Tuesday, May 22, 2018
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Snap Your Fingers For A Sinking Ship

  • Snap has had an interesting month, and with shares in the company trading at levels not seen since June 2017.
  • Breaking even, much less profitability, is a hugely ambitious target for Spiegel to have set, especially since the firm lost $720 million in 2017.
  • Short-term successes, a market buoyed by the optimism generated by Twitter finally generating a profit and hungry to see its rival Snap do just the same.

Snap (NYSE:SNAP) has had an interesting month, and with shares in the company trading at levels not seen since June 2017, when its stock was very much on the way down, and 35% off its post-IPO peak, cautious optimism seems to be slowly creeping its way onto the market, however the firm’s deep momentum, and its changeable reputation, may yet again prove the old adage what goes up, must come down.

Recently, a company-wide note sent by Snap CEO Evan Spiegel has put the firm back in the news. Spiegel told staff that breaking even is this year’s goal. Yet whether Spiegel can address the significant challenges his firm faces over the long term, investors willing to expose themselves to risk might find opportunity in the Venice, California-based company’s stock.

Does the one year share price for Snap indicate a potential longer-term rally or is it just a phantom?

SNAP CHART

The Short-Term Thesis

An investor considering increasing their exposure to the social media market might think they could do worse than an investment in Snap, after all the firm’s share price is rising, its financials are improving, and its CEO is bullish, however the firm’s history and three negative indicators suggest that the long-term outlook for Snap is very likely gloomy.

That said, as the sentiment behind Snap continues to climb, the opportunity may exist to make a speculative profit from Snap as it tries to regain mid-February levels in the low $20 range, from its current level close to $18. In the longer term, however, it would seem prudent to either hold-fire on Snap, or to consider shorting the stock if it comes close to testing the $17 and $18 marks, the most recent points of resistance.

Profitability?

Breaking even, much less profitability, is a hugely ambitious target for Spiegel to have set, especially since the firm lost $720 million in 2017, and analysts have forecast losses of up to $912 million this year.

Snap’s losses have climbed steadily. In 2016 the firm lost $293 million, and in 2017 this figure rose to $459 million. In percentage terms this means that in each of the past two years Snap’s losses have increased by 57%. Should analysts’ 2018 expectations hold, the rate of increase will fall to 27%.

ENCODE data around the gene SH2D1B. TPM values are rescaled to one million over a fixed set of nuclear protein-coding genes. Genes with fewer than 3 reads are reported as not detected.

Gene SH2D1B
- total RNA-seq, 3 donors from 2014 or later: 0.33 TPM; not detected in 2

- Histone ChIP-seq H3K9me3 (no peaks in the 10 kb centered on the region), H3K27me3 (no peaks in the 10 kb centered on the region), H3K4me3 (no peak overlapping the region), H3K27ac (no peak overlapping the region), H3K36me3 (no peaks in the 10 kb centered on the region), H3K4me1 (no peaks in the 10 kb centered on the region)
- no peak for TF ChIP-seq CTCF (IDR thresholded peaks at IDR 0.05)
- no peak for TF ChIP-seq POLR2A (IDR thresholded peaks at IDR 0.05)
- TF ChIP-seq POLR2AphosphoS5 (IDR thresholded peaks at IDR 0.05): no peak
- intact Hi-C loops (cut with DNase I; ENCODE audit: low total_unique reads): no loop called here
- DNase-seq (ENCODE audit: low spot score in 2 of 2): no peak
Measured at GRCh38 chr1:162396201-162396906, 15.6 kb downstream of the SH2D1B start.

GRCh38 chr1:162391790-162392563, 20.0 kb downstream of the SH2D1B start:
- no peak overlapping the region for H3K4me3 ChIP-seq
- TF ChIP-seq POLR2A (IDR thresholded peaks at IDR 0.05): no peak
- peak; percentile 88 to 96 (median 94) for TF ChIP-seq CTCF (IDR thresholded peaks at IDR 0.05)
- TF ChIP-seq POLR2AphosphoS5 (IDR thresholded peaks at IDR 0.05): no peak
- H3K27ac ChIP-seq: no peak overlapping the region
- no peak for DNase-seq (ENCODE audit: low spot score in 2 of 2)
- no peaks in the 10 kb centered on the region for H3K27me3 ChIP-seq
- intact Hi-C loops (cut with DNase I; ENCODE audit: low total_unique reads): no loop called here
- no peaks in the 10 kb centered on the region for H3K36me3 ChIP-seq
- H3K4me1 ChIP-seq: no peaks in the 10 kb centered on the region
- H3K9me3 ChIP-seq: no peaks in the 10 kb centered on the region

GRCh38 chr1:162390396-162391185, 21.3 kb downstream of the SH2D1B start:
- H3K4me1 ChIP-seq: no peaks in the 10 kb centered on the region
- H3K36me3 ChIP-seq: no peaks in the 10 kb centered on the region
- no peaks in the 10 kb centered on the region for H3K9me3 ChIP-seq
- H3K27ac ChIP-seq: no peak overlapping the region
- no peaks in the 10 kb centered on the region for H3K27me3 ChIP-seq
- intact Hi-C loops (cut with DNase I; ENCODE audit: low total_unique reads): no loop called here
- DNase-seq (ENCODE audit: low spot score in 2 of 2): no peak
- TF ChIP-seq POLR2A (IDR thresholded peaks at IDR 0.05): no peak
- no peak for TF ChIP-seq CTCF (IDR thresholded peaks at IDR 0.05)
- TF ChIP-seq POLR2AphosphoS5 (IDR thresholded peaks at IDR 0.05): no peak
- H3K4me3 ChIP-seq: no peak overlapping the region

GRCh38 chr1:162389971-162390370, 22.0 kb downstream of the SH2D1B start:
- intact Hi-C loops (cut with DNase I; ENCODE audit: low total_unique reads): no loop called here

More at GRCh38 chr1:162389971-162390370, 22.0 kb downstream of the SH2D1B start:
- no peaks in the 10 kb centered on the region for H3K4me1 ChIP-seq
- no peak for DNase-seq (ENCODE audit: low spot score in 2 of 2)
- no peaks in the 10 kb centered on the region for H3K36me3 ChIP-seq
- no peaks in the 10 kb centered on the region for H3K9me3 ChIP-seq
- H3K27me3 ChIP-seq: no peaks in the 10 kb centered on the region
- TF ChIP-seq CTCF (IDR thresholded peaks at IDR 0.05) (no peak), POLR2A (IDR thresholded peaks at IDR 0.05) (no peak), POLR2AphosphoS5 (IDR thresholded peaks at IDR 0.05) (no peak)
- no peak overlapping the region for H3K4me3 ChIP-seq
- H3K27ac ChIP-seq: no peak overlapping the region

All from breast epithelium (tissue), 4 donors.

Perhaps Spiegel wants to take a page out of Twitter’s (NYSE:TWTR) play-book, and cut costs in the pursuit of profitability – Snap recently dismissed over twenty HR staff and 120 engineers, indicating the firm’s current headcount of around to 3,000 is to be a near-term peak.

Yet, regardless of whether savings can be made on the staffing-side, Snap has increased its spend per user, raised R&D expenditure, and appears to believe that “expanding into new markets” is an achievable goal, as against a marketing statement for a firm that many believe has already reached its zenith.

Momentum Risks

A proverb more often associated with gravity than the stock market might seem a strange fit with a social media firm, and some stocks in the sector have defied it seemingly indefinitely — take a bow Facebook (NASDAQ:FB) — but despite Snap’s upbeat February earnings call that has buoyed the market for SNAP shares, it’s hard to see the kind of real lift behind Snap that could take it into Orbit. Don’t forget this is a company whose reputation relies so much on the celebrity “influencers” that back it that a tweet critical of the platform’s redesign from reality TV-star Kylie Jenner was able to send Snap’s share price tumbling 8%.

In the firm’s favor are the following facts: Q4 revenues grew 72% year-over-year, a figure which was 19% higher than the Reuters consensus, daily active users (DAU) grew by 18% in the last quarter to 187 million, and average revenue per user rose to $1.53 in Q4, up 46%. Even the firm’s earnings impressed, with EPS coming in at -$0.13, three cents above expectations, while top-line sales of $286 million beat expectations by 13%. Snap is growing, maximizing its income streams, and outperforming forecasts.

Unfortunately for Snap, its present growth tells only one part of the story. In 2017 the firm recorded a net loss of $3.4 billion, including stock-based compensation expenses. Filter these expenses out and losses still stand at a hefty $845 million. Revenue costs climbed 5%, and costs overall equaled 200% of revenue for the year 2017. Snap’s user growth is also slowing down, which is something often overlooked considering DAU climbs of 5% quarter over quarter and 18% year over year. In fact, a quarter by quarter analysis of Snap’s growth reveals that DAU growth is well on the way to plateauing and that the 100% DAU growth of 2014, or even the 50% growth of 2015, are best consigned to history.